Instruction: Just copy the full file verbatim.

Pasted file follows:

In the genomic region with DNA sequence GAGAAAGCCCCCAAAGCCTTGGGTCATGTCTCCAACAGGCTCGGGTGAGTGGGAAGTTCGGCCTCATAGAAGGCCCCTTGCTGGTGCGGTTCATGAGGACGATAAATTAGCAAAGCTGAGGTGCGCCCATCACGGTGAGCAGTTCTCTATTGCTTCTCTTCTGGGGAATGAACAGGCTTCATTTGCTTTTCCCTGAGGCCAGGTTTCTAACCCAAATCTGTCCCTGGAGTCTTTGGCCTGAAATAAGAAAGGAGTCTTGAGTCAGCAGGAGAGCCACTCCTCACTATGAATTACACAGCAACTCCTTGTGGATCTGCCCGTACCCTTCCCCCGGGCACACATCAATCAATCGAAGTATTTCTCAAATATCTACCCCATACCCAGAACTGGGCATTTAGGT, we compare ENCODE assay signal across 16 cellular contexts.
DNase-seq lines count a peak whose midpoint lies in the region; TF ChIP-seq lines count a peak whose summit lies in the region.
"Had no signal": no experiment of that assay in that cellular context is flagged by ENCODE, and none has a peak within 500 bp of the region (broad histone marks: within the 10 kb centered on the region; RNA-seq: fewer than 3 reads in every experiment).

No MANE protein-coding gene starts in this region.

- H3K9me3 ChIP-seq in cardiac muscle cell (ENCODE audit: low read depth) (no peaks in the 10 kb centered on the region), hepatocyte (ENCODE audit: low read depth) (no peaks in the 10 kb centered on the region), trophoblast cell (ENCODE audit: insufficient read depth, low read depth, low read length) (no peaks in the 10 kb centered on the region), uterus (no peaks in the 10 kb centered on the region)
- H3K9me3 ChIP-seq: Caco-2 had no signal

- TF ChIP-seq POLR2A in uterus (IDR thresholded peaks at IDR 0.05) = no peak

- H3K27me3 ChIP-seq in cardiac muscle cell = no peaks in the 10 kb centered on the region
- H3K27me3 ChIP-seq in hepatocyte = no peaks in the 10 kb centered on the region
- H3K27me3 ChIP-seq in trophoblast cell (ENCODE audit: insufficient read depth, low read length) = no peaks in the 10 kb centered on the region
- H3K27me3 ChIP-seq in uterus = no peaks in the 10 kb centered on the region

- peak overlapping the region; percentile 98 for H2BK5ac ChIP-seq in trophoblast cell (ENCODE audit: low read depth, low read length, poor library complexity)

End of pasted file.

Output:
In the genomic region with DNA sequence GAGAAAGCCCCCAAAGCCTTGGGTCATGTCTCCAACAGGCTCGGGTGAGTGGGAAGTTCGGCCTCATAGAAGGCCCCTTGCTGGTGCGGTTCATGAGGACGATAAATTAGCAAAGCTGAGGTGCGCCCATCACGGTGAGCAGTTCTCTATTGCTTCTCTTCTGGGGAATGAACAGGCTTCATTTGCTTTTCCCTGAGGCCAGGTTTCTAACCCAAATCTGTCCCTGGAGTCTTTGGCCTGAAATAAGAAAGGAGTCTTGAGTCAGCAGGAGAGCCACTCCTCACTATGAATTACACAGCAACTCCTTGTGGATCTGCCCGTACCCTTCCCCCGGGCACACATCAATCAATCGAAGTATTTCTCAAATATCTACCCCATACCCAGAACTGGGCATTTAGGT, we compare ENCODE assay signal across 16 cellular contexts.
DNase-seq lines count a peak whose midpoint lies in the region; TF ChIP-seq lines count a peak whose summit lies in the region.
"Had no signal": no experiment of that assay in that cellular context is flagged by ENCODE, and none has a peak within 500 bp of the region (broad histone marks: within the 10 kb centered on the region; RNA-seq: fewer than 3 reads in every experiment).

No MANE protein-coding gene starts in this region.

- H3K9me3 ChIP-seq in cardiac muscle cell (ENCODE audit: low read depth) (no peaks in the 10 kb centered on the region), hepatocyte (ENCODE audit: low read depth) (no peaks in the 10 kb centered on the region), trophoblast cell (ENCODE audit: insufficient read depth, low read depth, low read length) (no peaks in the 10 kb centered on the region), uterus (no peaks in the 10 kb centered on the region)
- H3K9me3 ChIP-seq: Caco-2 had no signal

- TF ChIP-seq POLR2A in uterus (IDR thresholded peaks at IDR 0.05) = no peak

- H3K27me3 ChIP-seq in cardiac muscle cell = no peaks in the 10 kb centered on the region
- H3K27me3 ChIP-seq in hepatocyte = no peaks in the 10 kb centered on the region
- H3K27me3 ChIP-seq in trophoblast cell (ENCODE audit: insufficient read depth, low read length) = no peaks in the 10 kb centered on the region
- H3K27me3 ChIP-seq in uterus = no peaks in the 10 kb centered on the region

- peak overlapping the region; percentile 98 for H2BK5ac ChIP-seq in trophoblast cell (ENCODE audit: low read depth, low read length, poor library complexity)